Just over eight months after a 10-ton hunk of space rock exploded over the Russian city of Chelyabinsk, divers have reportedly pulled a roughly half-ton fragment of that rock from the bottom of Lake Chebarkul.
When the dust settled from the arrival of the Chelyabinsk meteorite, back on February 15th, among all the damage and injuries it caused, it was also blamed for a six-metre-wide hole that was found punched in the ice of nearby Lake Chebarkul. Although small fragments of the meteorite were found around the hole in the ice, no large fragment was discovered. This led to some debate about whether the hole was unrelated, or caused simply by the heated, compressed air that continued along the meteorite's trajectory after it exploded, or whether a large piece of the meteorite was lying at the bottom of the lake, waiting to be extracted.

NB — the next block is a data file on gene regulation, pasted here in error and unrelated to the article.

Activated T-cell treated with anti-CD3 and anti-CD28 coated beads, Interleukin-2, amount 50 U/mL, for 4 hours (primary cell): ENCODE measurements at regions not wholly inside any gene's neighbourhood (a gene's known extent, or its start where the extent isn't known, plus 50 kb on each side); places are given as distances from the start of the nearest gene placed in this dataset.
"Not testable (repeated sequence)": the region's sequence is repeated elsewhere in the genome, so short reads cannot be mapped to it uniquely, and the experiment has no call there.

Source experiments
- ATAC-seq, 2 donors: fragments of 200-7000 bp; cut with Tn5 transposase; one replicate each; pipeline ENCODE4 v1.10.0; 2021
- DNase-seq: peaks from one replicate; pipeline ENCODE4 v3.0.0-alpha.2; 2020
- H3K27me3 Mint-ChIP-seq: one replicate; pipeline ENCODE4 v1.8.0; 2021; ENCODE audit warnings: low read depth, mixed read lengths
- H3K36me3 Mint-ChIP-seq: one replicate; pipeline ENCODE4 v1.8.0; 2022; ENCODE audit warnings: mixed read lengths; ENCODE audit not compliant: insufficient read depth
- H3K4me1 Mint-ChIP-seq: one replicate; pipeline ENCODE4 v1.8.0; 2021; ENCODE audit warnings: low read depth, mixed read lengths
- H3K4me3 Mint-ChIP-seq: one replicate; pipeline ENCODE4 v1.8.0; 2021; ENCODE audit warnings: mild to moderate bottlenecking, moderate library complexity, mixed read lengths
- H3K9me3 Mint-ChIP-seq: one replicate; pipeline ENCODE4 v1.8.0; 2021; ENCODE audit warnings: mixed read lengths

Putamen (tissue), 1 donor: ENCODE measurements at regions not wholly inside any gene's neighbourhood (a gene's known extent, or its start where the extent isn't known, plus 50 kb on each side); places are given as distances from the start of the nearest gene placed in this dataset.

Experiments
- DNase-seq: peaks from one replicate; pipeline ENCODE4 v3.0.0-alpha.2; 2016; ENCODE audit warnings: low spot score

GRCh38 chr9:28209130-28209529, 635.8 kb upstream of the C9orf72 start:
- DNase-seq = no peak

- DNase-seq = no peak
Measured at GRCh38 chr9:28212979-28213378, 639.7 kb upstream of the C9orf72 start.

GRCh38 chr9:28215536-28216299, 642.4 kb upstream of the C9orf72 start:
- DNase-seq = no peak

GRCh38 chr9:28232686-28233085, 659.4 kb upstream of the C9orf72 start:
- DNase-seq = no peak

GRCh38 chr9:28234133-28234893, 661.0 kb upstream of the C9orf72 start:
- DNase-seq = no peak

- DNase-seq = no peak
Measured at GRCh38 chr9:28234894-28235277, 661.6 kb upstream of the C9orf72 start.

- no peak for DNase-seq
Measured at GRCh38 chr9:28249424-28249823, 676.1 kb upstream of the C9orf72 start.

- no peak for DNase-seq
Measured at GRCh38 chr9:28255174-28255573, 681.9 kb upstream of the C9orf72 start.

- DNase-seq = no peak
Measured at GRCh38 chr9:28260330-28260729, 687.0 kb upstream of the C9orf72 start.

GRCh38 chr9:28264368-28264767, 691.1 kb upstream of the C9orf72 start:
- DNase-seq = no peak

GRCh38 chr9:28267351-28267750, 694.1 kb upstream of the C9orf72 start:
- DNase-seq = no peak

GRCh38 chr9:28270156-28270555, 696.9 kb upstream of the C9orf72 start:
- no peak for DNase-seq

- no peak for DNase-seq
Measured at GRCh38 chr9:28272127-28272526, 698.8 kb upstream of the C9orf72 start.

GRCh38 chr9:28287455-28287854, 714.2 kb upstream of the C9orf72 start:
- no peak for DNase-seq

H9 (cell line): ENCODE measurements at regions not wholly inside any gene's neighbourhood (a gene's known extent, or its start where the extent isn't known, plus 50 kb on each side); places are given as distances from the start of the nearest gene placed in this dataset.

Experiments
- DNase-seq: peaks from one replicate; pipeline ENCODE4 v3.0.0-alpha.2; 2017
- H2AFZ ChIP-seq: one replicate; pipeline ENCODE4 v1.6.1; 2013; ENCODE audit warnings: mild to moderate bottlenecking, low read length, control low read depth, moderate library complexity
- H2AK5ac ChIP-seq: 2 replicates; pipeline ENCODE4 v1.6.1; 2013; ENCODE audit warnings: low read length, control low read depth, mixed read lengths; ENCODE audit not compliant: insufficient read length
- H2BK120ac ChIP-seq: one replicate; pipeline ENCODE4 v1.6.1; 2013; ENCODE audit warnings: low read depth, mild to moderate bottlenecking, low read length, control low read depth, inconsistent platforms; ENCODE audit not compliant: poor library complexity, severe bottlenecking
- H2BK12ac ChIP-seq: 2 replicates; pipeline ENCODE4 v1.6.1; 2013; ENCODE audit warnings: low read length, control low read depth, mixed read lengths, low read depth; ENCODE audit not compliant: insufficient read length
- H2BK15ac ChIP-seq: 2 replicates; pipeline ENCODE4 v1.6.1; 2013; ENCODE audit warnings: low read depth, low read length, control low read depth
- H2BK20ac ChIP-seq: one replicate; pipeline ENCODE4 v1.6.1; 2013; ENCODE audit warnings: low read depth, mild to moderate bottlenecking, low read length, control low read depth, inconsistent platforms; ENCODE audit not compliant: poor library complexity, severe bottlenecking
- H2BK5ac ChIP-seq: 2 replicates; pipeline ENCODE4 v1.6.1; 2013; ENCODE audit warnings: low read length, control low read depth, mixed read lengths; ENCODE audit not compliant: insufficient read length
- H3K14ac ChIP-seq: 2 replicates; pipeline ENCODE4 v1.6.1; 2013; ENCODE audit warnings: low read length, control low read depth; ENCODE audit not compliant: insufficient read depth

The debate seems to be settled now, though, as a team of divers dragged a 1.5-metre-wide, roughly half-ton rock from the lakebed, which local researchers are sure is part of the Chelyabinsk meteorite.
"The preliminary examination... shows that this is really a fraction of the Chelyabinsk meteorite. It’s got thick burn-off, the rust is clearly seen and it's got a big number of indents. This chunk is most probably one of the top ten biggest meteorite fragments ever found," said Sergey Zamozdra, associate professor of Chelyabinsk State University, according to Russia Today.
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The exact weight of the rock isn't know yet. The scale the team brought with them apparently read up to a total mass of 570 kg before both the scale and the rock broke. The three chunks of the fragment been moved to a nearby natural history museum for further study, and they plan on examining some of it with x-rays to determine what kind of minerals are locked within.
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